Saturday, March 7, 2009

Gasp! The Last Breaths

I have never been much of a joiner. Oh sure, I have belonged to organizations, but throughout my life time I have observed that the 'organizational heart of organizations' (honest to God, I came up with this phrase all on my own) always seem to be occupied by persons with three characteristics; a specific agenda, a passion for that specific agenda, and the desire to impose that agenda on everyone else in the organization. The president of our local condominium association in Michigan serves as an excellent example. His agenda is that he wants to be known as the president and to enjoy the special privileges that come with that position. His unit is the first to be painted, shoveled, pruned, etc. You get the idea. He has the passion for that agenda. He moved into our neighborhood after having been the mayor of a local village for several years. He still carries the flashing light on the dashboard of his automobile as one of the perks of that former position. As hard as I try, I cannot fathom a reason for his having this flashing light except for him to say "In my mind, I am better and more deserving that you." The net result is that he imposes his agenda on the rest of us. So long as we are willing to fulfill criteria one and two, he is ready and willing to serve as our president by imposing his agenda on the rest of us, probably because no one else wants the job.

As I mentioned, I am not a joiner. I have never considered myself a Democrat or a Republican because of the aforementioned agenda issues. As an example, I do think that Democrats generally tend to go overboard to provide things for people that I think they should provide for themselves. The agenda can be summarized as "more, more, more." In some instances, of course, assistance to others can be provided, but the Democrats never seem to know when to stop. Labor unions, as another example, did a wonderful thing for workers in America by providing a mechanism to bring some balance into the employee employer relationship. But unions also never know when to stop. Enough is never enough. The best example at the present is the hefty surtax on American automobiles for health care which is a major contributor to the potential demise of the industry. The Republicans, on the other hand, are a series of splinter groups each with their own special passion-filled agendas. The right-to-lifers are the best example. At all levels, this is seemingly the only issue that counts for these people. The NRA bunch is another example. If these splinter groups can find a politician who promises to support their specific agenda, members of these groups give votes and money. The best present example is the NRA's support of denying the District of Columbia's right to place reasonable restrictions on handgun owners inside the District. What might be a sound and logical reason for gun owners in rural areas of the country simply has no place in a urban environment when lunatics are authorized to walk into gun stores and purchase deadly weapons with no purpose other than to kill or maim fellow human beings. I may sound like I am meandering here, so let me get to the point.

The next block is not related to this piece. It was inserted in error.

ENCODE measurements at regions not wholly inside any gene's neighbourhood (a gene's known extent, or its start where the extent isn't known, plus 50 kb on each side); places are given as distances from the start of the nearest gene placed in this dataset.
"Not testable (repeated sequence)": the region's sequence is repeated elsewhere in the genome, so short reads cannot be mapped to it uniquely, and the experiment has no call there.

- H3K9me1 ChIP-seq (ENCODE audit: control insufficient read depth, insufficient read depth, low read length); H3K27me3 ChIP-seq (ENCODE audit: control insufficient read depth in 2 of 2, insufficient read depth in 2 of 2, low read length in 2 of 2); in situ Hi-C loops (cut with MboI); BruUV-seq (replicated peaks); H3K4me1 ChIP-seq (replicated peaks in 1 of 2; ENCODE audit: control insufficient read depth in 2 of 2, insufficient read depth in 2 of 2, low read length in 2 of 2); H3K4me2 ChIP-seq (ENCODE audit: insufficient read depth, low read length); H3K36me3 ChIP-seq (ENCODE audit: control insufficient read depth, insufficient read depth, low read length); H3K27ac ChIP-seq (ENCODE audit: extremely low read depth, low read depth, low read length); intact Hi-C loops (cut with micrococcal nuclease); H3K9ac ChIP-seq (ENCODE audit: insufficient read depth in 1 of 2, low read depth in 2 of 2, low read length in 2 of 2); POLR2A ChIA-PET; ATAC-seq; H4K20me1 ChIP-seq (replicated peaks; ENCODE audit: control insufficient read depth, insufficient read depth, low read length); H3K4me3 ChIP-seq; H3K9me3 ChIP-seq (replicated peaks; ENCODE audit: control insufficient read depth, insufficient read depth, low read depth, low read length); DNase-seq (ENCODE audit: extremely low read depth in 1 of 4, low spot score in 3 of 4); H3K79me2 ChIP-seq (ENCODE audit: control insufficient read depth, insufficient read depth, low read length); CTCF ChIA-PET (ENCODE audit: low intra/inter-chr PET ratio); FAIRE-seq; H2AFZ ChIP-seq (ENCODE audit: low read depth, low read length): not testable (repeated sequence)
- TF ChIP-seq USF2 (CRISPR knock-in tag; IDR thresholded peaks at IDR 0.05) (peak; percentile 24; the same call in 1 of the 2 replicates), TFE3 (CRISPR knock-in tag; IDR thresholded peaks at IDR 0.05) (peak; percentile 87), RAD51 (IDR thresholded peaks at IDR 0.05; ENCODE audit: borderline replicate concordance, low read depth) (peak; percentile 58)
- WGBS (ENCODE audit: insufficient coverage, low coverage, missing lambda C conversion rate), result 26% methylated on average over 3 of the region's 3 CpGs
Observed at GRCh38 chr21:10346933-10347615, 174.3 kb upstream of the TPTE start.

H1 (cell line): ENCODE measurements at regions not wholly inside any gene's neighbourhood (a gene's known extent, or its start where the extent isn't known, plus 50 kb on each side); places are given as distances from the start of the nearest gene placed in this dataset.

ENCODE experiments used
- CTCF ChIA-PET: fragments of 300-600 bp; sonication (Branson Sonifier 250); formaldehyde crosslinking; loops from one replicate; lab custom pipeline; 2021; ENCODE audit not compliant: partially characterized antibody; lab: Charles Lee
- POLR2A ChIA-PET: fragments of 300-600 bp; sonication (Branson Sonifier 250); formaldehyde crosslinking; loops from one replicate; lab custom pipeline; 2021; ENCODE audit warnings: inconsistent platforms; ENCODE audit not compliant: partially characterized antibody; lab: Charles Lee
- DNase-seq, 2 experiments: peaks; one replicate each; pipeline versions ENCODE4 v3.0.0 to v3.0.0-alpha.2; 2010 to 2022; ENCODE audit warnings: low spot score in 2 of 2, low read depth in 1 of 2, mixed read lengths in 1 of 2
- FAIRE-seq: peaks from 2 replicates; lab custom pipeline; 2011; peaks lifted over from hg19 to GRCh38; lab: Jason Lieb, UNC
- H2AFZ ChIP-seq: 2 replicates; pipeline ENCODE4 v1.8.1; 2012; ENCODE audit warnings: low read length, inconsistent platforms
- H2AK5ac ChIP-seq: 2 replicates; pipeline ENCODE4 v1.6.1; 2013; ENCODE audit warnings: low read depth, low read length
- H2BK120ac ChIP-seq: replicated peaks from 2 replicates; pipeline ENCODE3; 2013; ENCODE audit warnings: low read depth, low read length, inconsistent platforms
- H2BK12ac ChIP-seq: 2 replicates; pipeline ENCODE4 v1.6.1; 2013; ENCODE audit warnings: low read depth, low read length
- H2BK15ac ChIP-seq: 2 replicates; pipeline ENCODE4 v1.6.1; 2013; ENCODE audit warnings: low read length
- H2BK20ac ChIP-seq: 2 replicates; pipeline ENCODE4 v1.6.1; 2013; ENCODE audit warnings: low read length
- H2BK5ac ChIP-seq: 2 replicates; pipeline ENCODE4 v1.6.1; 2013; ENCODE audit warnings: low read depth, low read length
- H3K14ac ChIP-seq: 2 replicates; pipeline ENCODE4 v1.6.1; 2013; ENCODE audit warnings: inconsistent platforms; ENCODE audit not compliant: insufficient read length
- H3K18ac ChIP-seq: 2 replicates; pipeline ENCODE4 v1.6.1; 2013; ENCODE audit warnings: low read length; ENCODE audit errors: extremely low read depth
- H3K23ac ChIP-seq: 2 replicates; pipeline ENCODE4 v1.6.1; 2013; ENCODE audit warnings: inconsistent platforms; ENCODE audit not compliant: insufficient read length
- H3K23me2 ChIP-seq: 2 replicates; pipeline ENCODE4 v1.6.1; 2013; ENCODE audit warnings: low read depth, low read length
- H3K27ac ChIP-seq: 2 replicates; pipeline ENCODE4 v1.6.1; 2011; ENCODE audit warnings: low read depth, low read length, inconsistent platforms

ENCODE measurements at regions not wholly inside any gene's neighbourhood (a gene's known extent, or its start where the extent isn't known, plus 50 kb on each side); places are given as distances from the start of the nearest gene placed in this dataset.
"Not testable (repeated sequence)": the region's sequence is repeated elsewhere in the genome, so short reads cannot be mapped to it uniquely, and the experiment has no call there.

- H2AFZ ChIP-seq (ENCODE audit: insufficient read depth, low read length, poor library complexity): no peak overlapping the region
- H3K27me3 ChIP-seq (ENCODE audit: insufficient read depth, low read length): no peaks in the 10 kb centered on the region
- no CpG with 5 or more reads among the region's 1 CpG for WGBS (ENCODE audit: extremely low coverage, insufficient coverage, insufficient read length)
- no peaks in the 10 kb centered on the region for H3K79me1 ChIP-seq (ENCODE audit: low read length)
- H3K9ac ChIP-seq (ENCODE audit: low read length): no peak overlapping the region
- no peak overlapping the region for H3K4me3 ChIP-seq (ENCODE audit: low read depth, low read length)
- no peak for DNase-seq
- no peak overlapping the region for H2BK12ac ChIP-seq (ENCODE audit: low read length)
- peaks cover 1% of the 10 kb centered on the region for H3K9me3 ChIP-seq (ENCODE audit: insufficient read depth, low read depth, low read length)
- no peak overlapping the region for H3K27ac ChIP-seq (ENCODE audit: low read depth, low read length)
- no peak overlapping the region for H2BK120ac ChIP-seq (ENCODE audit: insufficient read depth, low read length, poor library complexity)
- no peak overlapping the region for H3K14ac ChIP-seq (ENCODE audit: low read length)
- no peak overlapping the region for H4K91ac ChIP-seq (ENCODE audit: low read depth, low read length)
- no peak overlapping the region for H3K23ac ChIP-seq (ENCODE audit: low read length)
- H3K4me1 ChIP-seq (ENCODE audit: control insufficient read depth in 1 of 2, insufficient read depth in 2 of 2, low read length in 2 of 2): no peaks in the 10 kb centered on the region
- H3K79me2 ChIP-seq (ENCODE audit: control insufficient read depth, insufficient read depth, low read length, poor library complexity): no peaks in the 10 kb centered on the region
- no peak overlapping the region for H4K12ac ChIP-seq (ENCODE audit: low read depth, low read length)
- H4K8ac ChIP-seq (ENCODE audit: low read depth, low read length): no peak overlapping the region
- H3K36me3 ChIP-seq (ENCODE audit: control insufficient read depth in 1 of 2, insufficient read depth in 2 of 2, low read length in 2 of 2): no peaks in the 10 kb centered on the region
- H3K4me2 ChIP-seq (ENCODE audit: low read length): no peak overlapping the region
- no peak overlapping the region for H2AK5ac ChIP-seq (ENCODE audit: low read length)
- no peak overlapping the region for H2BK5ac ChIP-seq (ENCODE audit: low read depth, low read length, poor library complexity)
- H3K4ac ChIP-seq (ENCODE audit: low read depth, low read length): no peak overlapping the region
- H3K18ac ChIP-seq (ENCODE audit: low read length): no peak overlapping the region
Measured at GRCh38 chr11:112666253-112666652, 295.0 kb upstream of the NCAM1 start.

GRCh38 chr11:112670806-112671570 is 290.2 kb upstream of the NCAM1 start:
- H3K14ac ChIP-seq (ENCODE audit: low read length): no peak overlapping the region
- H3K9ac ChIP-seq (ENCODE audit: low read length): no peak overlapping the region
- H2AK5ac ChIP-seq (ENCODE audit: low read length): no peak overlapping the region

The Republican party is in deep trouble as an organization because it cannot be all these things for all people because of the inapplicability of passion-filled agendas to all persons. There is no bend to the organization because the people that have moved to the top have had to pass the litmus test for each of these splinter groups. Example, lower taxers are the solution for all economic problems, all abortions are murder, a gun including assault weapons, in every household. There is a breaking point to each of these agendas, much like the breaking point of the impact of unions on the automobile industry. Because these breaking points have been reached in a variety of the multiple issues which the Republican party has traditionally espoused, leaders sound "incredible" for continuing to mouth the party line. When forced to justify the continued flagging on these issues, they need to search for justifications; Limbaugh fills the vacuum with hate-filled rhetoric rather than substance. It is intellectually lazy and much simpler to demonize those who disagree with you rather than offer solutions of substance. Steele fills the vacuum with simple empty rhetoric. My friends, there you have the Republican party in utter disarray at this moment in history when the need for sharp, critical analysis by a credible minority party has never been stronger. Those who recognize the importance and power of compromise are demonized and threatened. The current construction of the party absolutely prevents a person of substance and integrity from emerging to assume authority. Until credibility is restored, the Republican party is dead in the water. From all indicators, it looks like its a permanent situation unless a uniter, not a divider, appears to reshape its direction. The Republican political party is like a living thing. It will fight to the death to survive. As it is currently constructed, it is taking its last breaths.

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